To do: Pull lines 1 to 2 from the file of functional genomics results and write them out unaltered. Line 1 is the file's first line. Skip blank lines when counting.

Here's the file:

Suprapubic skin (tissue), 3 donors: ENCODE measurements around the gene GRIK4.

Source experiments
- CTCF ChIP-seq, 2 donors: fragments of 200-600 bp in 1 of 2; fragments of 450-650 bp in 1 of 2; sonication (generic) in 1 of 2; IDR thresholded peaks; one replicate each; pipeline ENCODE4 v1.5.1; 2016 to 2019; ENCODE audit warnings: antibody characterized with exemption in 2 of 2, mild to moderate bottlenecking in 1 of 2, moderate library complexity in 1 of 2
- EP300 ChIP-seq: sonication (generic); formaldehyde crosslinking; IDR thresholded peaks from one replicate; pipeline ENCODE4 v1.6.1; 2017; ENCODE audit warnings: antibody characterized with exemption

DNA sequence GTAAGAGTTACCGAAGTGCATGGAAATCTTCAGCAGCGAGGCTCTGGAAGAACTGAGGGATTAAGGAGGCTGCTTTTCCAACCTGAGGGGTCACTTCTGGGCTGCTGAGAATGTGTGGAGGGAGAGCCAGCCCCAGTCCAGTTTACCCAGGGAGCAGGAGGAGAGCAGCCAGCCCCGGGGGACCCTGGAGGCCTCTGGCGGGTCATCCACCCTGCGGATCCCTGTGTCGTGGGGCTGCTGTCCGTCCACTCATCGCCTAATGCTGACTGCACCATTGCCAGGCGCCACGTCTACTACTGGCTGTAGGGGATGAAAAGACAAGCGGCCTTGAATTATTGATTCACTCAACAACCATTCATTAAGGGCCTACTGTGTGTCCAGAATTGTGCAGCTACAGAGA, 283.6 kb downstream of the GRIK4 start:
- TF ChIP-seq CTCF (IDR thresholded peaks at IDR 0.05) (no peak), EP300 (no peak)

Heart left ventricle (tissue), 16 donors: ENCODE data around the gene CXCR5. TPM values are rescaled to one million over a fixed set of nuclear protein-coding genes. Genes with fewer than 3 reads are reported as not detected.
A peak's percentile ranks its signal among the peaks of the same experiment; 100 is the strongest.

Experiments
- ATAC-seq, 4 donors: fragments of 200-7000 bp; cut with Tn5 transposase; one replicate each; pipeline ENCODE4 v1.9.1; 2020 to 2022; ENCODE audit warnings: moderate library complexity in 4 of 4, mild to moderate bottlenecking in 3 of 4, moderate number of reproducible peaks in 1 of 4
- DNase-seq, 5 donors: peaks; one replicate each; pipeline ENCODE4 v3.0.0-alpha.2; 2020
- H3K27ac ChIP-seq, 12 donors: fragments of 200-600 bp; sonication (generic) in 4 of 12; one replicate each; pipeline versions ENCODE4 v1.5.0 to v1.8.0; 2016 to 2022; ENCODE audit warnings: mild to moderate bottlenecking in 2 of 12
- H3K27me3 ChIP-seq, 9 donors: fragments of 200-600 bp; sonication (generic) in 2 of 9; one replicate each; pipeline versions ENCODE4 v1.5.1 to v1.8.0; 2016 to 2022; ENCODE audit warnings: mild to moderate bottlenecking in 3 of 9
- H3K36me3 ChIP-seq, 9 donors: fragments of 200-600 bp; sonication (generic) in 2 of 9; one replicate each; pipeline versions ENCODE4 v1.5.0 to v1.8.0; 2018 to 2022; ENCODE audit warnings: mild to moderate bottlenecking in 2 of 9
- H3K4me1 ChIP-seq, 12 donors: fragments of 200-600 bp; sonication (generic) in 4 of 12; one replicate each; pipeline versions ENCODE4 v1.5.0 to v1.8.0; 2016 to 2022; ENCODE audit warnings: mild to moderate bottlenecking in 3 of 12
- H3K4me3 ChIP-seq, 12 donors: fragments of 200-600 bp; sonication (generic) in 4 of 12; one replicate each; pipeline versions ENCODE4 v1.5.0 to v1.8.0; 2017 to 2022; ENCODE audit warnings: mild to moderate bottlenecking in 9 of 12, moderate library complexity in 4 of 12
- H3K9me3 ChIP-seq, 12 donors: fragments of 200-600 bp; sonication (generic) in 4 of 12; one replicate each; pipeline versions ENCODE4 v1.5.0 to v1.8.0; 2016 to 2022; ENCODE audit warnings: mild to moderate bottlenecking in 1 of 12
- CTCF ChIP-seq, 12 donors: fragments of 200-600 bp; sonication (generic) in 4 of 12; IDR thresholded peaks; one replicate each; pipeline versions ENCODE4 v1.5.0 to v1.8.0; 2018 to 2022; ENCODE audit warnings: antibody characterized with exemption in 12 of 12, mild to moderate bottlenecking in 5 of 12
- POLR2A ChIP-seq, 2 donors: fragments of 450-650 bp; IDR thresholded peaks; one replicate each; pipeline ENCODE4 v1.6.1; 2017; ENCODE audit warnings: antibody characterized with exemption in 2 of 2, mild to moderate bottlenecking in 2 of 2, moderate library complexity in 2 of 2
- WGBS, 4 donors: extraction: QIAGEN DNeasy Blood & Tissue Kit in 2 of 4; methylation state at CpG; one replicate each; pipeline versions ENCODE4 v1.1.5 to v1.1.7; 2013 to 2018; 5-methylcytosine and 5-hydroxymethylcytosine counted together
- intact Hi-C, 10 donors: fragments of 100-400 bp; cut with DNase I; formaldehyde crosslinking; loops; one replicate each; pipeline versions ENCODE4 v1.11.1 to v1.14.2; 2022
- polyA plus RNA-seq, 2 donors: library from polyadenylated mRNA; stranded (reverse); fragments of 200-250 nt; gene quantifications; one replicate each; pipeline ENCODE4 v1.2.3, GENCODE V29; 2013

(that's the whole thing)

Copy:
Suprapubic skin (tissue), 3 donors: ENCODE measurements around the gene GRIK4.

Source experiments